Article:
The UN Responds to the Crisis in Darfur: A Timeline

March – Fighting breaks out in the Darfur region of western Sudan between Government forces and rebels from the Sudan Liberation Army (SLA) and the Justice and Equality Movement (JEM).

April – Refugees begin arriving in eastern Chad to escape the conflict. Large numbers of civilians become internally displaced people (IDPs) within Darfur.

September – Refugee numbers in Chad reach 65,000. UN agencies estimate at least 500,000 people in Darfur need humanitarian aid.

4 September – The SLA and the Government reach ceasefire agreement, but both sides soon accuse the other of breaking it.

17 September – Tom Eric Vraalsen, Secretary-General Kofi Annan’s Special Envoy for Humanitarian Affairs in Sudan, announces the Greater Darfur Initiative, appealing for $23 million to help those most in need.
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7 October – The UN High Commissioner for Refugees (UNHCR) launches appeal for $16.6 million to help Sudanese refugees in Chad.

November – Government-allied militias launch at least six raids on refugees camped near Chadian-Sudanese border, according to UNHCR. Refugees report they fled similar attacks in Darfur.

7 November – The UN Office for the Coordination of Humanitarian Affairs (OCHA) warns Darfur is facing its worst humanitarian crisis since 1988. It says access for humanitarian workers is non-existent in some cases.

Early December – A fresh round of attacks by Arab Janjaweed militias – including the burning of villages and the murder and rape of civilians – prompts at least 10,000 new refugees to stream into Chad. Sudanese Government begins policy of restricting humanitarian access by refusing or delaying travel permits to Darfur.
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5 December – Under-Secretary-General for Humanitarian Affairs and Emergency Relief Coordinator Jan Egeland says Darfur “has quickly become one of the worst humanitarian crises in the world.”
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8 December – Mr. Vraalsen says humanitarian efforts have come to a near standstill because of authorities’ denials of access. After touring the affected area, he says he is shocked about the conditions faced by IDPs.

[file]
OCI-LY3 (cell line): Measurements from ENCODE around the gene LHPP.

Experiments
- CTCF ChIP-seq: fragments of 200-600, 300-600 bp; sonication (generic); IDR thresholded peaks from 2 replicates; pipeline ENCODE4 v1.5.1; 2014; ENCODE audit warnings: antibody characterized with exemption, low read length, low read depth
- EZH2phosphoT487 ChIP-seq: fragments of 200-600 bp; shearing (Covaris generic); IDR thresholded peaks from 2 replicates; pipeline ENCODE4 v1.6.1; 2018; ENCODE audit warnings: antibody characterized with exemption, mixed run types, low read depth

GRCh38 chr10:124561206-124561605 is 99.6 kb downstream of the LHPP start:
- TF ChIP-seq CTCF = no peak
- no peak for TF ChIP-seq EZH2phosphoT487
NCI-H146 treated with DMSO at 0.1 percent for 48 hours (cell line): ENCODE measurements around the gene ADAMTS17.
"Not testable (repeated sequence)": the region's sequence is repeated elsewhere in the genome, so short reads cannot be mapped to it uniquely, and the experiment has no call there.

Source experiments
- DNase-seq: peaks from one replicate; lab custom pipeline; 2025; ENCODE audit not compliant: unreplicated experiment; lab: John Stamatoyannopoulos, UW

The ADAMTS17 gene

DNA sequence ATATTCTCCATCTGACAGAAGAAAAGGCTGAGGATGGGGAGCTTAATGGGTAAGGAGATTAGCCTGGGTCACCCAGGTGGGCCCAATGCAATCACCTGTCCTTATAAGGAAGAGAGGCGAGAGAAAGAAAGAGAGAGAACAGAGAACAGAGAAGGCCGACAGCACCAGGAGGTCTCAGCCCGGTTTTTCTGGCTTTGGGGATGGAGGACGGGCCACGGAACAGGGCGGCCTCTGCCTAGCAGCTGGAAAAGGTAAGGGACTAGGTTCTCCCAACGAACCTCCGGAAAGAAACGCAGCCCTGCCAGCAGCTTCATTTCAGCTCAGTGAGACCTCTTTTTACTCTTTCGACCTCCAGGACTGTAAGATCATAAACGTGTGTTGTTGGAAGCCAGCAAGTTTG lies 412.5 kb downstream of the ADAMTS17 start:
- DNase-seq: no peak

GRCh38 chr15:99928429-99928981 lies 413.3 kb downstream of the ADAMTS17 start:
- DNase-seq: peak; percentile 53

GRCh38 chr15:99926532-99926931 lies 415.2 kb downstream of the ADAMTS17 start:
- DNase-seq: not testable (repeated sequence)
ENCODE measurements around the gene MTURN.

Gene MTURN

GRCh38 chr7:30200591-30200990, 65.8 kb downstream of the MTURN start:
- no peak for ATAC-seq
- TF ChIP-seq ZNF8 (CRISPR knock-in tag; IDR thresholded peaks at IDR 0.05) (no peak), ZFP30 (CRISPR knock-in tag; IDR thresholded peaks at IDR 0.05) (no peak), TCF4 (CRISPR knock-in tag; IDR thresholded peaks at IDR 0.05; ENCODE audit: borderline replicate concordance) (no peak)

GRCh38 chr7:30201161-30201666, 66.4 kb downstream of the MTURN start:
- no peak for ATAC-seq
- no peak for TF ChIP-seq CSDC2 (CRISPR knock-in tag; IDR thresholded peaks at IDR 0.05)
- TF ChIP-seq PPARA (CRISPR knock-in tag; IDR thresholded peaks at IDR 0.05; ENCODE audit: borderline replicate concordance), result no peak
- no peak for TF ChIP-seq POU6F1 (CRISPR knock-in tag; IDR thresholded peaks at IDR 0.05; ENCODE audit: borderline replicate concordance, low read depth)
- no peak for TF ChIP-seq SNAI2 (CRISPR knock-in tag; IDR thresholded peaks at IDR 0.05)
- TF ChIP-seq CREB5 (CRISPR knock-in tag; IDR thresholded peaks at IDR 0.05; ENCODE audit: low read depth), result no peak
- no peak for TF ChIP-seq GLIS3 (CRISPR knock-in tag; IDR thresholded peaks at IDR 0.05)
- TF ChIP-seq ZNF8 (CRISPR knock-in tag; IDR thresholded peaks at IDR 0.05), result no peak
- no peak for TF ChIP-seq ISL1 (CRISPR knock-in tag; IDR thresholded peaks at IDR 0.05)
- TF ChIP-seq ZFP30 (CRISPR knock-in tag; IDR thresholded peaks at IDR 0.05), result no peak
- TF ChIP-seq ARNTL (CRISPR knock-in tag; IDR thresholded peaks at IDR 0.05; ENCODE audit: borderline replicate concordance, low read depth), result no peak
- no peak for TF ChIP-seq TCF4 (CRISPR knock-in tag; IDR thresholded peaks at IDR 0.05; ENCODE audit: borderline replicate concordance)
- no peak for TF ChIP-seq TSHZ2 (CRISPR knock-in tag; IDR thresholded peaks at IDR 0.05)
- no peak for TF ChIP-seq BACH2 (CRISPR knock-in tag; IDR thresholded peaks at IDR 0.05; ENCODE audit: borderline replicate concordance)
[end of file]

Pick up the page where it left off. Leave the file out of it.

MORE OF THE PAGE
9 December – Secretary-General Kofi Annan expresses alarm over human rights violations and the lack of humanitarian access. More than a million people estimated to need aid, including about 600,000 displaced persons.
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23 December – UN High Commissioner for Refugees unveils plans to build safe camps in Chad away from the border with Sudan, where militias continue to conduct attacks. Almost 100,000 refugees are now in Chad.
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7 January – Mr. Vraalsen travels to the Chadian capital, N’Djamena, to press for the resumption of peace talks between Khartoum and the SLA and for humanitarian workers to be allowed greater access. He warns that the situation is deteriorating.
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13 January – The World Food Programme (WFP) calls for $11 million to help 60,000 of the refugees living in Chad.
15 January – Mr. Vraalsen appeals for $4.3 million to help the refugees in Chad.

17 January – UNHCR staff begin relocating refugees to the first safe camp away from the border. The new camp, near the town of Farchana, can house between 9,000 and 12,000 people.

Late January – The UN Children’s Fund (UNICEF) begins an anti-measles vaccination campaign and a vitamin A distribution scheme inside Darfur.

23 January – At least 18,000 refugees enter Chad in one week as militia attacks inside Darfur intensify.

5 February – WFP steps up its operations in eastern Chad to help growing number of hungry refugees.

7 February – UNHCR opens second safe camp for refugees in Chad.

10 February – Mr Egeland calls for a rapid humanitarian response as he welcomes pledge by Sudanese President Omer Al Bashir to grant aid workers easier access to civilians.